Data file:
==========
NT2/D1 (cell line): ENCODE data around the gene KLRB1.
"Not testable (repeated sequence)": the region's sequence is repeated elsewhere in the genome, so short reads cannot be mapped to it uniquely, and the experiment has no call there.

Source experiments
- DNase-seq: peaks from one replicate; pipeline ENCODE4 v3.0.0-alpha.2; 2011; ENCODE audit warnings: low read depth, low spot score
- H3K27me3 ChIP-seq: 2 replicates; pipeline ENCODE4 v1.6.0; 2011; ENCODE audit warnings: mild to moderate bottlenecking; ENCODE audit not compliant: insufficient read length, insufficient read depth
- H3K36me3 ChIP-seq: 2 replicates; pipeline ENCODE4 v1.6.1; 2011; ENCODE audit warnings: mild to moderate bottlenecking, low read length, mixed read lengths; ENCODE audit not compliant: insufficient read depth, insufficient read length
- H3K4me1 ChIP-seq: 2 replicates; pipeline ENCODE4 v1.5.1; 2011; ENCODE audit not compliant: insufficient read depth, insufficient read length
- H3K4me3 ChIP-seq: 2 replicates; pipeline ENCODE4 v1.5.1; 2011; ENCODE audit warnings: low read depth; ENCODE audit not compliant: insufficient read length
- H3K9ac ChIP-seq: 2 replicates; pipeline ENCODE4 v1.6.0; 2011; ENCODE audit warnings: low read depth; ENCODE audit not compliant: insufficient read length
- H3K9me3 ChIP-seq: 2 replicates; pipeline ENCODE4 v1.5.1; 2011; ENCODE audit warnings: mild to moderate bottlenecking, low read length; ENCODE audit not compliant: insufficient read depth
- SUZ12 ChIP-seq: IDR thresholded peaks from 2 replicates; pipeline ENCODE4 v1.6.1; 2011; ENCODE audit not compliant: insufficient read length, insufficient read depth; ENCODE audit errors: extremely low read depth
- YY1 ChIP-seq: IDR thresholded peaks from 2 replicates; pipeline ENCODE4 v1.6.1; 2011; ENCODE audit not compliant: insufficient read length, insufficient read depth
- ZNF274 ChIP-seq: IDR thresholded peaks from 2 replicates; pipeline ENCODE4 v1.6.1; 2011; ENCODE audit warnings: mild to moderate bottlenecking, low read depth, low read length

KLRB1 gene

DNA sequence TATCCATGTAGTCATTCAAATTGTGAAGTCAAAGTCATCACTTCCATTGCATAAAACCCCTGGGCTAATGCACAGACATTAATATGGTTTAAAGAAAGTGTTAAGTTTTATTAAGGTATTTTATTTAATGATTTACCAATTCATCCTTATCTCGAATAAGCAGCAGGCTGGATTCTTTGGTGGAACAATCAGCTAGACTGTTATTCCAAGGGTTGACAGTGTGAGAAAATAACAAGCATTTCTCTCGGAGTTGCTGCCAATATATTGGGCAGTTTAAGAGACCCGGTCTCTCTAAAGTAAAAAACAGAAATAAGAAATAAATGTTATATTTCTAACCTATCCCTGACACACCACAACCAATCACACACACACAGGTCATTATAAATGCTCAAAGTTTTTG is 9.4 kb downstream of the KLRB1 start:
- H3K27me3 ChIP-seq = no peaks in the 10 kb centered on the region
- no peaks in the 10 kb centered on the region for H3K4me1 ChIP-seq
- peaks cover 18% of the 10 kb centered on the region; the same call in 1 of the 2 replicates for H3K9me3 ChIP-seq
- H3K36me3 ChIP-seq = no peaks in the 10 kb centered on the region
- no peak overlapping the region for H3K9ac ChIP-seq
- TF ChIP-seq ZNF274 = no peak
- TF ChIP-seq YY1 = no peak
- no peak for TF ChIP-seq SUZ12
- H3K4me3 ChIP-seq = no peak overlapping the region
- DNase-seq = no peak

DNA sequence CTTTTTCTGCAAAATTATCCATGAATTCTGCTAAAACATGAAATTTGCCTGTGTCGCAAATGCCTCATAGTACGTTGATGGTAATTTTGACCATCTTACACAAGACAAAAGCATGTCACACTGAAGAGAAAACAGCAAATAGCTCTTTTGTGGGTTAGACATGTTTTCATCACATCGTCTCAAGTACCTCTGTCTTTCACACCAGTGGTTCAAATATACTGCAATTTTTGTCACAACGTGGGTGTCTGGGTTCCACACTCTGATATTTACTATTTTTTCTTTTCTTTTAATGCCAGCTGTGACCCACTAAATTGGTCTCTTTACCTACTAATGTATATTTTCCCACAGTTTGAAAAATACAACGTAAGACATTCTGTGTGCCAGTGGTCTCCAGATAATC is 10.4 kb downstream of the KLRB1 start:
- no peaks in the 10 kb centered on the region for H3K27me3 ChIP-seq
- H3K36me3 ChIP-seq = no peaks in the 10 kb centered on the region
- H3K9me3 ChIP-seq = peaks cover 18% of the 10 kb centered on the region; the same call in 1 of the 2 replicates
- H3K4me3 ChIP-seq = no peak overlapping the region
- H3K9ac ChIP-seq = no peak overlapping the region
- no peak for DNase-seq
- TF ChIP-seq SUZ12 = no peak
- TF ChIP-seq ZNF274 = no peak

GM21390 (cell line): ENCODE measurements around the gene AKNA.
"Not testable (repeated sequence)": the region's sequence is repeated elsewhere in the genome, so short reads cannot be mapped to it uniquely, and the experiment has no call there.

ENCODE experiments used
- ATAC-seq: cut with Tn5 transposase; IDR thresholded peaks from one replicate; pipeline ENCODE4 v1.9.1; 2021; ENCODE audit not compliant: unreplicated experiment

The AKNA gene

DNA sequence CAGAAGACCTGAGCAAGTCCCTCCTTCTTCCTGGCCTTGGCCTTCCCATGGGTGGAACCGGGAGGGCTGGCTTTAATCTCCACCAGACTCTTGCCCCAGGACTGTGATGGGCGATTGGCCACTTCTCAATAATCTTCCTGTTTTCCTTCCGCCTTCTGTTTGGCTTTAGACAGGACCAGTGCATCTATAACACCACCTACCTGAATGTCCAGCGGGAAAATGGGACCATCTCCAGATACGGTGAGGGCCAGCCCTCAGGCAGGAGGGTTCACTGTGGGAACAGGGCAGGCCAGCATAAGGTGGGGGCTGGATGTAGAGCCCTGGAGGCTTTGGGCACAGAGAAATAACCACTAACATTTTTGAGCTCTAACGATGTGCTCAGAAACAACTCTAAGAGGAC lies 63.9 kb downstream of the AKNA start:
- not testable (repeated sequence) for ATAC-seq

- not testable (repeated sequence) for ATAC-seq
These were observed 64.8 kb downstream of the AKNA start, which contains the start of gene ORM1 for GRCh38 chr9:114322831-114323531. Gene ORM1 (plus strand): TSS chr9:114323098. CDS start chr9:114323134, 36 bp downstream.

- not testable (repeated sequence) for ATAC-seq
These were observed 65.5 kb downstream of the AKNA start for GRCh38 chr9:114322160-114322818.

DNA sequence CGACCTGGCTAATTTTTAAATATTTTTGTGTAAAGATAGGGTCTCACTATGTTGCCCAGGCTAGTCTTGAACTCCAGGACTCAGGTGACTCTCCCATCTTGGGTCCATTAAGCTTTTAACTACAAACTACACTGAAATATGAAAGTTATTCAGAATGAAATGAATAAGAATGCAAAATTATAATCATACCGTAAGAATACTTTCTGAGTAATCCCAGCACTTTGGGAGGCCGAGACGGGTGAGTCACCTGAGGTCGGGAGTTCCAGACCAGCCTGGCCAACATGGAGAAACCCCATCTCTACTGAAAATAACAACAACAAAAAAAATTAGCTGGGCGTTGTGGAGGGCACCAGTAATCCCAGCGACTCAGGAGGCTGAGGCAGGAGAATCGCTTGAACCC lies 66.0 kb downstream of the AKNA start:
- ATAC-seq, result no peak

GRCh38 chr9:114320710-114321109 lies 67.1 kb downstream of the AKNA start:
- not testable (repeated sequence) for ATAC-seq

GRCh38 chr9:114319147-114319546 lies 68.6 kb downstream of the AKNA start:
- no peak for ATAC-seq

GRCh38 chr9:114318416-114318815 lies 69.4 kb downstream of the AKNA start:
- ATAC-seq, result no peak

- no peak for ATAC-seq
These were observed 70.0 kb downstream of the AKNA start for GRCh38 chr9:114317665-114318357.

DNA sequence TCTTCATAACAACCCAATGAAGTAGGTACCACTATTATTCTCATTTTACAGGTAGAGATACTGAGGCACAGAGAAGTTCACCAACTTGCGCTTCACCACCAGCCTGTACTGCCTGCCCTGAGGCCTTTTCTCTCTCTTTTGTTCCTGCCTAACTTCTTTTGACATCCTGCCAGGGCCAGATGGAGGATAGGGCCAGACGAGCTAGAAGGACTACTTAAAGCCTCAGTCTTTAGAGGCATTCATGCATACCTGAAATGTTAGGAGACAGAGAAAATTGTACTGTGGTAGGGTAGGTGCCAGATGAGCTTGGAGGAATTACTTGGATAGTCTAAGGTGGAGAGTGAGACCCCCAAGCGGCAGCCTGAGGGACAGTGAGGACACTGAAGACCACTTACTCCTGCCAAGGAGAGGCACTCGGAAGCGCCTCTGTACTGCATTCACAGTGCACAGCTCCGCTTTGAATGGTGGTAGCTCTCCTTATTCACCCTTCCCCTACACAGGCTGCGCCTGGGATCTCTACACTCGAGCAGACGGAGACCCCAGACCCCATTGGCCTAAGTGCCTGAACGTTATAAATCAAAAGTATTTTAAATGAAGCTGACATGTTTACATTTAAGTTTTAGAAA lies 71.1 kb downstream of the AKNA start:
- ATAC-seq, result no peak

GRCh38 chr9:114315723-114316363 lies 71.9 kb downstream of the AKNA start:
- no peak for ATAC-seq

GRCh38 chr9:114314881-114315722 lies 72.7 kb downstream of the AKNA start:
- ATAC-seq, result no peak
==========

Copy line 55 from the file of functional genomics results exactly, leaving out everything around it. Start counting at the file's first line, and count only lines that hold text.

These were observed 70.0 kb downstream of the AKNA start for GRCh38 chr9:114317665-114318357.